European Commission Will Introduce A Green Industry Strategy To Counter U.S. And Chinese Subsidies

On Wednesday, the European Commission will present plans to ensure that Europe can compete with the United States as a manufacturing hub for electric vehicles and other green products while reducing its reliance on China.

Ursula von der Leyen, President of the European Commission, is expected to announce a relaxation of EU state aid rules, repurposing of existing EU funds, faster approval of green projects, and initiatives to boost skills and seal trade agreements to secure critical raw material supplies.

The plan partly responds to China’s and the United States multibillion-dollar support initiatives, including the latter’s Inflation Reduction Act.

Many EU leaders are worried that the $369 billion in green subsidies’ local content requirements will encourage businesses to relocate, making the United States the leader in green tech at the expense of Europe.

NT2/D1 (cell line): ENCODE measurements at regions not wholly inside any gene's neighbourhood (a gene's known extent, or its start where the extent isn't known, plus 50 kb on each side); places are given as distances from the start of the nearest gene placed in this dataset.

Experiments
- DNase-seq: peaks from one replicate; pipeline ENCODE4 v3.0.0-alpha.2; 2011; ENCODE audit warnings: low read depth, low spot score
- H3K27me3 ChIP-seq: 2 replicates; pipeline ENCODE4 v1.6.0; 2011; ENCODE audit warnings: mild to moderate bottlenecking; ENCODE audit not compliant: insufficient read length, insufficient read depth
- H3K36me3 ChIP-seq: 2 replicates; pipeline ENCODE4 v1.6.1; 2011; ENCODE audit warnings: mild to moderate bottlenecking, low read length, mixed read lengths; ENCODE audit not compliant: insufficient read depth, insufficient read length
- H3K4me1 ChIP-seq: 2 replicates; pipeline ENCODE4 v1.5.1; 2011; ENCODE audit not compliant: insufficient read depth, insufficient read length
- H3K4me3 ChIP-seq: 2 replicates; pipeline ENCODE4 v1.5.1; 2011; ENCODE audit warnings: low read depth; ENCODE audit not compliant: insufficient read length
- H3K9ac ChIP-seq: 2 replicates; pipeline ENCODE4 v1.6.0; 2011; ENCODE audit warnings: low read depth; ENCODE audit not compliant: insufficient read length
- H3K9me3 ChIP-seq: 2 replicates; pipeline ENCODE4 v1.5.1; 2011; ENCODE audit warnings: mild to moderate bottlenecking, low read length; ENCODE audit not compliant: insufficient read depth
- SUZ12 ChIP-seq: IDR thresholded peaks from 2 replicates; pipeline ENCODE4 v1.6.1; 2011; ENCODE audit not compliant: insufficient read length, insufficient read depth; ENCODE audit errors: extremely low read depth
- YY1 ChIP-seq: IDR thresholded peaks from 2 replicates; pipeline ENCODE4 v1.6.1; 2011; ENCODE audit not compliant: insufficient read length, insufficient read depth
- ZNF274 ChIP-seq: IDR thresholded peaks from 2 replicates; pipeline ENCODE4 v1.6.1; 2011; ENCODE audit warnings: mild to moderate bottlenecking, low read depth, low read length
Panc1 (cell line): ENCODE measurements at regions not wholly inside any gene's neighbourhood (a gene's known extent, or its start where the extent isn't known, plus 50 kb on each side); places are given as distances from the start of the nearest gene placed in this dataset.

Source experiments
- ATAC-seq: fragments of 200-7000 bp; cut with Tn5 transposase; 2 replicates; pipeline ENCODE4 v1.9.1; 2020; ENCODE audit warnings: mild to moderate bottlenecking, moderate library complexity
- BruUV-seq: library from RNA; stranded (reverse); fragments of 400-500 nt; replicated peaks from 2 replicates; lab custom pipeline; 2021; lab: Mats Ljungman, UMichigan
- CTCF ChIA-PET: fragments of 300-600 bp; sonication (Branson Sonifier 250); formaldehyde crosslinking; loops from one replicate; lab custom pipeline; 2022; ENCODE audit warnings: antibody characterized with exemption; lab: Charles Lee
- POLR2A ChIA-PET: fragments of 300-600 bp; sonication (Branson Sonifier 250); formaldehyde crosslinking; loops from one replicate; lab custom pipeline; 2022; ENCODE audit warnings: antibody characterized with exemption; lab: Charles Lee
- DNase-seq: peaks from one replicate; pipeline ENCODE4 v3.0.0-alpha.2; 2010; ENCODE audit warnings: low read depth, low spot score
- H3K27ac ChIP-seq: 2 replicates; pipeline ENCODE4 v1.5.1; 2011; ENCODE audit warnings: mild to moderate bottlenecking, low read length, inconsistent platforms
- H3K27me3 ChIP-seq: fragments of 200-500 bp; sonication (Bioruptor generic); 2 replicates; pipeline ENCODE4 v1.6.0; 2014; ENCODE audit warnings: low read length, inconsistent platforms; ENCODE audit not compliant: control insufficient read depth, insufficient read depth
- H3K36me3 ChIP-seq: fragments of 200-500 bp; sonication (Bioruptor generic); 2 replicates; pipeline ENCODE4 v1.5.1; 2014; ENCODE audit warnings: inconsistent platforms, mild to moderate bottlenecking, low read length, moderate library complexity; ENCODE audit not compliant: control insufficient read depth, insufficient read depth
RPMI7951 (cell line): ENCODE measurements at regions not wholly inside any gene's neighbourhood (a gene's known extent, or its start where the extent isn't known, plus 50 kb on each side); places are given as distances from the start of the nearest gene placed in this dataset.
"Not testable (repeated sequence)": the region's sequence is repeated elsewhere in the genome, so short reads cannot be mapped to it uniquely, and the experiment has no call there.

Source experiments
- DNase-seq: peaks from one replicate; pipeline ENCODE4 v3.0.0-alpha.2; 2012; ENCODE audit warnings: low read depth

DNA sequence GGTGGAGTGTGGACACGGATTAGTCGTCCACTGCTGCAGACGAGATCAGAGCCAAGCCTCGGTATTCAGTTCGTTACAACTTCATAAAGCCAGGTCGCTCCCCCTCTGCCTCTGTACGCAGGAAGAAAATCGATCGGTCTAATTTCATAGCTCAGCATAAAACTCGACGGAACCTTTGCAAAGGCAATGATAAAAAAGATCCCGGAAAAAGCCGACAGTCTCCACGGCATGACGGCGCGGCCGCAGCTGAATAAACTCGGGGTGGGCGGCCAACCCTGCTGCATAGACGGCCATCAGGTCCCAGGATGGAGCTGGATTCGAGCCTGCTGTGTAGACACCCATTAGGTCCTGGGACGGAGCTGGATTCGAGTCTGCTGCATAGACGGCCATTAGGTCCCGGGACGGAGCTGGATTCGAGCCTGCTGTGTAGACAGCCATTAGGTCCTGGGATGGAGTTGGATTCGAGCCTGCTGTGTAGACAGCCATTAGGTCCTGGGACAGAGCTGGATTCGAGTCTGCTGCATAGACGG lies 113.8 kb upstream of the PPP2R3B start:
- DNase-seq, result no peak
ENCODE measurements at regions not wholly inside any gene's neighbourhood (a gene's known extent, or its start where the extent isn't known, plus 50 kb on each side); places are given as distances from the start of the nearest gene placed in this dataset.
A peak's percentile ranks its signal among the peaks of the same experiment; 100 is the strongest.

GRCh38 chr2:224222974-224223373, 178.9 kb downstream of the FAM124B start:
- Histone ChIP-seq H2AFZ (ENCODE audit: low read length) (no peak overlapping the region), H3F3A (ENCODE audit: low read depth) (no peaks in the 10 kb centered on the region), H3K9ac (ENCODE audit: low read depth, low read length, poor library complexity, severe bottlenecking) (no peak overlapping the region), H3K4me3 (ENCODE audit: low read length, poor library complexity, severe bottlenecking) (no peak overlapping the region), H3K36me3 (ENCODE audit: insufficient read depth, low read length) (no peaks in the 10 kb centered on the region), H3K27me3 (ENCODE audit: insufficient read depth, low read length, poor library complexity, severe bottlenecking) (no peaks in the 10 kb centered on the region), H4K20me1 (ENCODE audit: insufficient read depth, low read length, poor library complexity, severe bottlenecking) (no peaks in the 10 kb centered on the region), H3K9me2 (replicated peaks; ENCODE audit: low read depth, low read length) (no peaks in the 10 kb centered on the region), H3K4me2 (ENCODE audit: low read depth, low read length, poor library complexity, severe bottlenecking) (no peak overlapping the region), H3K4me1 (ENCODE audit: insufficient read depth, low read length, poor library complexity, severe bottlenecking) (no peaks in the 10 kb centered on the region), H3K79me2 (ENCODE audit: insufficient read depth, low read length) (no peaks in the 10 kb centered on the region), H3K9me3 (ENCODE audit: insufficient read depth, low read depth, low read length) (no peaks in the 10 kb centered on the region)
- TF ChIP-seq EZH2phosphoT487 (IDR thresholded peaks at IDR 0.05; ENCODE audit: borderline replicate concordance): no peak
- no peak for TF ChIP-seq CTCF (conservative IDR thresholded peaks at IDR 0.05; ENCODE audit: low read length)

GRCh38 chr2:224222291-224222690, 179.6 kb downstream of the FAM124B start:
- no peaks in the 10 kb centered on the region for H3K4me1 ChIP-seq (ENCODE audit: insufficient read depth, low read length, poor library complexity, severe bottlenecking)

According to the International Energy Agency, the market for clean energy that can be produced in large quantities will triple to about $650 billion annually by 2030, creating more than twice as many jobs in manufacturing. The European Union is keen to participate.

While acknowledging that not all EU countries can offer subsidies to the same extent as France or Germany, the Commission plans to relax the rules on state aid for investments in renewable energy or decarbonizing industry.

For instance, the 800 billion euro post-COVID Recovery Fund still has about 225 billion euros ($244.15 billion) in loans that EU members could use.

In the long run, the Commission will suggest setting up a European Sovereignty Fund to invest in cutting-edge technologies.

In the coming months, the Commission will implement a Critical Raw Materials Act to encourage local extraction, processing, and recycling and a Net-Zero Industry Act that could simplify permitting procedures and harmonize standards.

Lithium and rare earth, essential components of the green transition, depend heavily on China for supply in the bloc.

The EU executive also wants to sign more free trade agreements and partnerships to strengthen supply chains and expand markets for eco-friendly products.

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